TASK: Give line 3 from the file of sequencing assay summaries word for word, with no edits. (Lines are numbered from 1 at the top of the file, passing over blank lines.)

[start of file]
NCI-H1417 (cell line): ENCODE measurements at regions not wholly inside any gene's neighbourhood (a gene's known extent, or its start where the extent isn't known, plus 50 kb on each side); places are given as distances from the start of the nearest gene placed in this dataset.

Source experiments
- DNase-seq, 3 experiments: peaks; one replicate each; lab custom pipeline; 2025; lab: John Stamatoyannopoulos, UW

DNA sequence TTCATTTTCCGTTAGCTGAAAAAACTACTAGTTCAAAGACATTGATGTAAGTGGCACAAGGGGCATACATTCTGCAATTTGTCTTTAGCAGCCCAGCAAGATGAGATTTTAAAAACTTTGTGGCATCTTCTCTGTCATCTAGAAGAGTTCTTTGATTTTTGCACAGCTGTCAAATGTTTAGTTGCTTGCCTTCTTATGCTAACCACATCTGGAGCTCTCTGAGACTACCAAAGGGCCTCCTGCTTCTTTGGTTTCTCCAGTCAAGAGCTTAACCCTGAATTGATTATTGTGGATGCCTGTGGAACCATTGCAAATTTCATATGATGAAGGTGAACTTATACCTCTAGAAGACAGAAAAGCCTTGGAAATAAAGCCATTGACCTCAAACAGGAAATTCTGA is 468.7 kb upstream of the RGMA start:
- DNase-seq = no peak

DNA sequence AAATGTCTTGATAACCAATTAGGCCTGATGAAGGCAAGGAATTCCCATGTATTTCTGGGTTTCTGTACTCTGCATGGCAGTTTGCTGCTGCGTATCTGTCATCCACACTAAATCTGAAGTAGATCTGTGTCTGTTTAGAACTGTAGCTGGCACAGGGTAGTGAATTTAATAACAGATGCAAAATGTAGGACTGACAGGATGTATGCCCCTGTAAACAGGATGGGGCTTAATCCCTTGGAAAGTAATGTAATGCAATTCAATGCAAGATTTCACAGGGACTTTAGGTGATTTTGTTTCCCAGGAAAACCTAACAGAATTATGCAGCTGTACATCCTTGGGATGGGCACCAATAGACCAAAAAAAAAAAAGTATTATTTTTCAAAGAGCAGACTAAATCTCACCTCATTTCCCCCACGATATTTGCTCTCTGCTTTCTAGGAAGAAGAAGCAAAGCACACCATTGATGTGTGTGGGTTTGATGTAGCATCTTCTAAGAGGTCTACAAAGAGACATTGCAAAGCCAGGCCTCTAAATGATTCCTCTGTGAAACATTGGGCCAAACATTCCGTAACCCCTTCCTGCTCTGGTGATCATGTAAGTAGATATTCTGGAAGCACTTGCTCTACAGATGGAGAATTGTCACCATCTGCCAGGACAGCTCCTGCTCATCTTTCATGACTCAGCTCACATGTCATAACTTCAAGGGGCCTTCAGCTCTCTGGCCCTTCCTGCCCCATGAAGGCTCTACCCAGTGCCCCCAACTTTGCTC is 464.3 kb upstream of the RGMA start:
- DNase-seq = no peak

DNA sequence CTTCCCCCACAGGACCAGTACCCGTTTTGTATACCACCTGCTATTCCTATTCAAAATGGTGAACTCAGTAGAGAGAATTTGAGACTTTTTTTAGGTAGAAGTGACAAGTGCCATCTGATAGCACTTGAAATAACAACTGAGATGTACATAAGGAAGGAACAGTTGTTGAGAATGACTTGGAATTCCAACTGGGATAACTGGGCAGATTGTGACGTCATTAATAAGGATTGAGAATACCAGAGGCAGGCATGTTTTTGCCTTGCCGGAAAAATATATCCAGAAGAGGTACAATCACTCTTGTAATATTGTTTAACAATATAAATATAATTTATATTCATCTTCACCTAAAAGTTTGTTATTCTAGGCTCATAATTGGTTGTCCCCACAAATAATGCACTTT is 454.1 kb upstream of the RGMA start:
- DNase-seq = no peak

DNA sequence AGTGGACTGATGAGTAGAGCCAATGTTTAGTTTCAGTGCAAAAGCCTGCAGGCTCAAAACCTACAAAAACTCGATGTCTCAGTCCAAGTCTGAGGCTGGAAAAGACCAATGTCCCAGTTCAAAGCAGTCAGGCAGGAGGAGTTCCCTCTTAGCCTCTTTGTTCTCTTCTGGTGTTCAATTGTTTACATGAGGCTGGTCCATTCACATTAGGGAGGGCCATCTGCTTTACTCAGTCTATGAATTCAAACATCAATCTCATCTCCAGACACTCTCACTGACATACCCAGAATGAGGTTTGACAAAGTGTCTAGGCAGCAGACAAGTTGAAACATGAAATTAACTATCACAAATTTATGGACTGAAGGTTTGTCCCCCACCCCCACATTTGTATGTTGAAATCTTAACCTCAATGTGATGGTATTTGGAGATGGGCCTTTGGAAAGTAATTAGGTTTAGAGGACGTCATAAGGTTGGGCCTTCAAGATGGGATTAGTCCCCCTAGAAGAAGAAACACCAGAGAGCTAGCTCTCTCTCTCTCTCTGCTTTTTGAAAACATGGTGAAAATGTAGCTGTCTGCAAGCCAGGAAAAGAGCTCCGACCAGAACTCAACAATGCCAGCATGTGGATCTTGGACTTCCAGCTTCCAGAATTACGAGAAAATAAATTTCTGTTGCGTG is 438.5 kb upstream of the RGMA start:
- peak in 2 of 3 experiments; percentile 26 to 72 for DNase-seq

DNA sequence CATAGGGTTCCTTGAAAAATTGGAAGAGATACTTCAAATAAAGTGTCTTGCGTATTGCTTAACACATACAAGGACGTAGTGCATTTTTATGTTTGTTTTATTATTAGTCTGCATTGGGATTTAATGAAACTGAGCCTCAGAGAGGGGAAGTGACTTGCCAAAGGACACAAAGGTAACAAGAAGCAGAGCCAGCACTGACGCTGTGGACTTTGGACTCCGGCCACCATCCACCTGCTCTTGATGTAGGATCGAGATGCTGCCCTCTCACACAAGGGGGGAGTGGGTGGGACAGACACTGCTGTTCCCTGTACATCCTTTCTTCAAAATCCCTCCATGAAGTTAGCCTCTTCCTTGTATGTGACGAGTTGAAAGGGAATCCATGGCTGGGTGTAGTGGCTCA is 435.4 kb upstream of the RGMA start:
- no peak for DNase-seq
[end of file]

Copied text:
- DNase-seq, 3 experiments: peaks; one replicate each; lab custom pipeline; 2025; lab: John Stamatoyannopoulos, UW